Far-right fascist groups and homophobic parents instigated violent clashes outside a local school committee meeting in the town of Glendale, California on Tuesday evening which resulted in defenders of the district recognizing June as Pride Month being punched, kicked, pepper-sprayed, and thrown about as police failed to maintain a peaceful situation.
While the Glendale Unified School District board met inside to hear from community members and parents prior to a vote, the overflow crowd that gathered became increasingly confrontational.
Footage taken from above the protest showed the moment when protesters broke a police line and the fighting between the opposing factions ensued:
\u201cAnti-LGBT protestors attack Pro-LGBT demonstrators outside of a Glendale, CA schoolboard meeting.\n\nThe schoolboard is voting on recognizing June as Pride month.\u201d— Brennan Murphy (@Brennan Murphy) 1686100986
Local reporters estimated that 500 people—which included local parents opposed to recognizing the dignity of LGBTQ students as well as others identified as "traveling fascists" and outside agitators without students in the district, like the far-right Proud Boys and other fascist groups—had gathered outside the meeting.
A large group of parents and others who gathered to approve of the Pride recognition vote and support the LGBTQ+ community in Glendale were also in attendance, carrying signs that said "Dads Against Proud Boys" and "Stop Threatening Educators."
\u201cMultiple anti-LGBTQ protestors push against police officers, eventually some push past police and fight with LGBTQ.\n\nAn LGBTQ supporter who is tackled and beaten on the ground by protestors ends up arrested by Glendale police.\u201d— Sergio Olmos (@Sergio Olmos) 1686100997
In a statement, the police said, "While most of the protest was peaceful, a small group of individuals engaged in behavior deemed unsafe and a risk to public safety."
According to local ABC affiliate Channel 7 Eyewitness News:
The school board was set to adopt a resolution recognizing Pride Month, which has been done for the last four years. However, a shelter-in-place order disrupted the meeting as a brawl happened outside.
Board members later unanimously adopted the resolution to declare June as Pride Month.
Many in the crowd opposed to LGBTQ+ rights and recognition wore t-shirts that read: "Leave Our Kids Alone."
The Republican Party and other far-right political actors have increasingly targeted local public schools in their effort to gin up opposition to trans youth and promote a culture war that seeks to equate common-sense love and acceptance of LGTBQ+ children and adults with some kind of leftist "indoctrination" that should be opposed.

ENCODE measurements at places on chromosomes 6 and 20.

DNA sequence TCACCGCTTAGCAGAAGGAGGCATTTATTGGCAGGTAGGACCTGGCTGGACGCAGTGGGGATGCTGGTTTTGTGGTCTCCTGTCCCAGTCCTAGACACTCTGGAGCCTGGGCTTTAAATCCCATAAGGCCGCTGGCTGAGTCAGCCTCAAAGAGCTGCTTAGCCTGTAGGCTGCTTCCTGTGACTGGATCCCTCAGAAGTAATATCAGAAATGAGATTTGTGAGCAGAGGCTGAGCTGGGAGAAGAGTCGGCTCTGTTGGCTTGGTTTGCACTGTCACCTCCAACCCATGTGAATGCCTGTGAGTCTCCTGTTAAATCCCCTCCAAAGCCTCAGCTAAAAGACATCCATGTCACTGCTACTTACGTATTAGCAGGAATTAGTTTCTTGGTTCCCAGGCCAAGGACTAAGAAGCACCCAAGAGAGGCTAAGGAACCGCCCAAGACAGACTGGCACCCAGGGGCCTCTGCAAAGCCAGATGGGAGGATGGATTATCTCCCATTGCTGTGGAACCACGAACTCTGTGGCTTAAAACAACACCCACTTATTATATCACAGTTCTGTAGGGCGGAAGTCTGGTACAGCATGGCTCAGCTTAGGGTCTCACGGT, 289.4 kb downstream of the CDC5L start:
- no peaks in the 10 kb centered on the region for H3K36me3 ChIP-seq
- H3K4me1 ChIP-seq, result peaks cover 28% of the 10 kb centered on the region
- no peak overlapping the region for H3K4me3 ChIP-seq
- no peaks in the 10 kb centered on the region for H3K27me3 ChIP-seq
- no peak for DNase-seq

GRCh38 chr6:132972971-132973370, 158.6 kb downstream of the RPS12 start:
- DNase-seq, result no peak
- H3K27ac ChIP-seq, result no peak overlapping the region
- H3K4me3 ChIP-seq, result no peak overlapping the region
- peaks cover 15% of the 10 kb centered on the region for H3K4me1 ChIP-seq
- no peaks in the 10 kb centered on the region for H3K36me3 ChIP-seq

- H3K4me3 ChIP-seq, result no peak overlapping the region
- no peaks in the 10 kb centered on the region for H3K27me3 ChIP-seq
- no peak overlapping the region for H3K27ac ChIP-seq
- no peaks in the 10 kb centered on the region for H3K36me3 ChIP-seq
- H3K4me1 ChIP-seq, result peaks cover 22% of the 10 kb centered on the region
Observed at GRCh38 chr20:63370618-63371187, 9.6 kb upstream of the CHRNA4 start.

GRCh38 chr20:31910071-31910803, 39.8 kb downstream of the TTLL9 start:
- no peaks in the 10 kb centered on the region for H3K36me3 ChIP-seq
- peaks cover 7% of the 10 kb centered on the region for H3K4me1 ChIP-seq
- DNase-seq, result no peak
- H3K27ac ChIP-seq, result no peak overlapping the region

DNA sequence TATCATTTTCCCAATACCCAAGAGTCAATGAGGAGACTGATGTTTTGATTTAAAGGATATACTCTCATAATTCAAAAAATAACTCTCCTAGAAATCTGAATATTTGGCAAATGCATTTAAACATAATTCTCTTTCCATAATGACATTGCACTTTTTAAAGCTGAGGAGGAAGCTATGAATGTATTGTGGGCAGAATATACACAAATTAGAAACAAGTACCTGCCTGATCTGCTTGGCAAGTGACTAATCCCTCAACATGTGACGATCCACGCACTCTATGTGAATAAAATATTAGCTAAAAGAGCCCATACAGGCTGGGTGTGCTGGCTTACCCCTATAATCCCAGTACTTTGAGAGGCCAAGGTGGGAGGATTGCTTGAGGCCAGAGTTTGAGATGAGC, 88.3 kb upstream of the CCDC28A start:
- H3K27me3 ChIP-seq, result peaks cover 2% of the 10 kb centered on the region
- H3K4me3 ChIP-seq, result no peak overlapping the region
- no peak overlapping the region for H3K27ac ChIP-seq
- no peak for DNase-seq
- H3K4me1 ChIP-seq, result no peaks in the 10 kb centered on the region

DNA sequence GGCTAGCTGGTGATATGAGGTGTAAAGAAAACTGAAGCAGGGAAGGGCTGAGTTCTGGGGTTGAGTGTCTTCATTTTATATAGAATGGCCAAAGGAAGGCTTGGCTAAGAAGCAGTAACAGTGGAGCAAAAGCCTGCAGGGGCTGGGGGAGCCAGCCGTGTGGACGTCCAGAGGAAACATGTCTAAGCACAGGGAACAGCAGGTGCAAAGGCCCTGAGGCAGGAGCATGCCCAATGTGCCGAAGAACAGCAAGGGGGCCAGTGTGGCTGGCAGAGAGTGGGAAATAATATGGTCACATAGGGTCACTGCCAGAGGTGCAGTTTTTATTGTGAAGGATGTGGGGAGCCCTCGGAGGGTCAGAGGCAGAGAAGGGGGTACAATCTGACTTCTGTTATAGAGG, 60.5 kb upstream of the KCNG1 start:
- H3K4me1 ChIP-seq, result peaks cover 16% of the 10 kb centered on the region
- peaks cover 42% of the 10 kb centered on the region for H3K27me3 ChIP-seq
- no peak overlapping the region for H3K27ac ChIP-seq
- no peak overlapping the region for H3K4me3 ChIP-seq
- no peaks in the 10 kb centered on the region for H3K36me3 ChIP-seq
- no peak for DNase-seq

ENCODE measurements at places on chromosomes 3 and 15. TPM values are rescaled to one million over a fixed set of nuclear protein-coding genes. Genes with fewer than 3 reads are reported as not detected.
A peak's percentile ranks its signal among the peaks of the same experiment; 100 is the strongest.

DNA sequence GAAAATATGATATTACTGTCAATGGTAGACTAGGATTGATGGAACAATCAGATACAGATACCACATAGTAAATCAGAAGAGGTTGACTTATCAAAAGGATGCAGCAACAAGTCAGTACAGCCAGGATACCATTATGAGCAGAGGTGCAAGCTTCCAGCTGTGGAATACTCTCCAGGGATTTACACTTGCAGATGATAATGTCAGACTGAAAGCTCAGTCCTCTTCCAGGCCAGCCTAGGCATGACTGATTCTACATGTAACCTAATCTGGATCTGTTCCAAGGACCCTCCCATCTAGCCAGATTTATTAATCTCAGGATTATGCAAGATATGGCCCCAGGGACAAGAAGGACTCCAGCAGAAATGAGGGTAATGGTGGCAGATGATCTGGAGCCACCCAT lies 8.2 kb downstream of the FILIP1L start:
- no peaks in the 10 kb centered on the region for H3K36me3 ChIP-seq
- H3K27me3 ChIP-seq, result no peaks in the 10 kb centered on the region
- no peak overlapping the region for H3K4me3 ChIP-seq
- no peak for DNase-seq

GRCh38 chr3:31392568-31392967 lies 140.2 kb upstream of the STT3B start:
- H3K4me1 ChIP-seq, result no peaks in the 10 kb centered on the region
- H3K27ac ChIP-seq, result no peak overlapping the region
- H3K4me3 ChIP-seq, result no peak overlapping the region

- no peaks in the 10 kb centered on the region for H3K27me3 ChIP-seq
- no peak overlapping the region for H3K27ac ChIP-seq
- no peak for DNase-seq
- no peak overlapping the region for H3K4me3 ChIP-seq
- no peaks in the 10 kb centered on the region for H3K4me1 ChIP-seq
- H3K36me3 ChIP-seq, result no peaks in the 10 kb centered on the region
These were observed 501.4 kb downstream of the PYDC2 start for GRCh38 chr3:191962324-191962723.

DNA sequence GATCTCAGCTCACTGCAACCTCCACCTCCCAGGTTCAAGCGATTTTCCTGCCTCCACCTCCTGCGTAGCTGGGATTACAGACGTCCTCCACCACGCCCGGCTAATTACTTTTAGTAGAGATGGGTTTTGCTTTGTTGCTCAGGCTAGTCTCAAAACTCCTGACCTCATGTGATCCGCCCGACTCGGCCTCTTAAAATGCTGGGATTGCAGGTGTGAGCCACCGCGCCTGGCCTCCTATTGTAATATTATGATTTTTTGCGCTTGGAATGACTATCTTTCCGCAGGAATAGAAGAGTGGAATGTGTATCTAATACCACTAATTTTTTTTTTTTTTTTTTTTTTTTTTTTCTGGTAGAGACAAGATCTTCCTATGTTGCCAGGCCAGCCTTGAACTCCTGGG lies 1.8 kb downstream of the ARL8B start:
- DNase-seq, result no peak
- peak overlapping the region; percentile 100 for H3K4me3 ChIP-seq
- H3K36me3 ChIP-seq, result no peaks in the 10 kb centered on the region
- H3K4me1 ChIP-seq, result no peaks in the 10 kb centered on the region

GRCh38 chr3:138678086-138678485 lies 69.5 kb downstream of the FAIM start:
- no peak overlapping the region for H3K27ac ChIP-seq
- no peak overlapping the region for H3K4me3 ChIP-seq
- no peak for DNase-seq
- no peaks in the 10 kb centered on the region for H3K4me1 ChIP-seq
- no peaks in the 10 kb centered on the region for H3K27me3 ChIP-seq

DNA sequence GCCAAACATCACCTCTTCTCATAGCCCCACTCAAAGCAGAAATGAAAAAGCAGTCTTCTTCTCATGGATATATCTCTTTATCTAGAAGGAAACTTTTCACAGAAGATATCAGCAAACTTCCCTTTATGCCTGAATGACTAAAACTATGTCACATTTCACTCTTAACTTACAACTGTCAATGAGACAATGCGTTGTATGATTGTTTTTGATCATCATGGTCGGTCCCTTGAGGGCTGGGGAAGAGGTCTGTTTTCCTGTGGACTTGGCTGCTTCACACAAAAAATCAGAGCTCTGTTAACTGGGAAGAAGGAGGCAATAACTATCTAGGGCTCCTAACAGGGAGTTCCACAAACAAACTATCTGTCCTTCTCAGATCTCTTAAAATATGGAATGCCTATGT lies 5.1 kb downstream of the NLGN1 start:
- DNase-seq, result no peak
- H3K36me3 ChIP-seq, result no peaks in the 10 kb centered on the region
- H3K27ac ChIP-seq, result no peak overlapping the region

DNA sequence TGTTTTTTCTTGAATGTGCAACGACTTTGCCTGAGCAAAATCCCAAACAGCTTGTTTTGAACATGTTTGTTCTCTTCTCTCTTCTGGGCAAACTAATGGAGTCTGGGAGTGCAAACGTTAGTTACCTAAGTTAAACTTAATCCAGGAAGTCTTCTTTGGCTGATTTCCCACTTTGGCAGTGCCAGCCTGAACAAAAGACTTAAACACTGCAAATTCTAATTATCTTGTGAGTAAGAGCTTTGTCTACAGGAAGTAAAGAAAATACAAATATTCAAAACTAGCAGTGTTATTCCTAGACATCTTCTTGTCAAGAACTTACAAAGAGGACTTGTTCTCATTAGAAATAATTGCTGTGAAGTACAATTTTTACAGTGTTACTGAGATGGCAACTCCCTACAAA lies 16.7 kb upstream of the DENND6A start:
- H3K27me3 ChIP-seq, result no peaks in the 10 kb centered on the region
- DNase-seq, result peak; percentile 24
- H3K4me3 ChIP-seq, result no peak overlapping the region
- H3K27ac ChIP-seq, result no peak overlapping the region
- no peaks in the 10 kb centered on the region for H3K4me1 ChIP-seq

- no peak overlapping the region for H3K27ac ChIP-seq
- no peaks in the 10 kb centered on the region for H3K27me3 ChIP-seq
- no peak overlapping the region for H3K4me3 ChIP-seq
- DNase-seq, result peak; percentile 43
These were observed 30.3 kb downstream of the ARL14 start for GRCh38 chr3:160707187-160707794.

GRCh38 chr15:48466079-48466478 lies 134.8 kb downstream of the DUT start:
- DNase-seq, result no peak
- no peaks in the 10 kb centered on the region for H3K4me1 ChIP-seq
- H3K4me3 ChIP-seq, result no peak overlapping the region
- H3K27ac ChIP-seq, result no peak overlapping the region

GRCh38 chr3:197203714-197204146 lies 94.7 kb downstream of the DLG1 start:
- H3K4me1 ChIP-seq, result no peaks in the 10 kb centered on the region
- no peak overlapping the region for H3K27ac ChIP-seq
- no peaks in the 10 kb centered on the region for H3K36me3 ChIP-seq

\u201cThis violence is unacceptable and will not be tolerated in California. We stand in strong support of our LGBTQ+ community. Diversity and inclusion is our strength, and our schools WILL remain welcoming to all.https://t.co/hRsD2dzDAT\u201d— Buffy Wicks (@Buffy Wicks) 1686114833
One parent of a queer middle school student in the district who was at Tuesday's meeting told the Los Angeles Times that her child had faced discrimination growing up.
The woman said she was grateful for the commitment by the GUSD board in protecting LGBTQ+ acceptance. "I've never spoken before," she said, "but as an actual parent, I felt that I had to be here because a lot of the opposing people don't believe that I exist."
"These health insurance CEOs have been so successful not because they have improved the health and well-being of Americans, but rather because they have sustained financial returns for Wall Street investors."
The United States' healthcare system is the worst in the developed world, delivering the highest death rates for treatable conditions, the highest infant and maternal mortality rates, and the lowest life expectancy at birth.
But a system that is failing patients, often in catastrophic ways, has been a massive boon for the executives who run the few private companies that dominate the nation's healthcare sector.
Last year, the CEOs of CVS Health, UnitedHealth Group, Cigna, Elevance Health, Centene, Humana, and Molina Healthcare—the top seven publicly traded health insurance giants in the U.S.—brought in a combined $335 million in compensation, STAT recently reported.
The outlet emphasized that "high-flying stock prices again fueled a vast majority of the gains," which mark a new record. Joseph Zubretsky, the CEO of Molina Healthcare—a company whose revenue comes entirely from taxpayer-funded programs such as Medicaid—took home a staggering $181 million in 2022.
As former Cigna executive Wendell Potter noted Tuesday, "these health insurance CEOs have been so successful not because they have improved the health and well-being of Americans, but rather because they have sustained financial returns for Wall Street investors."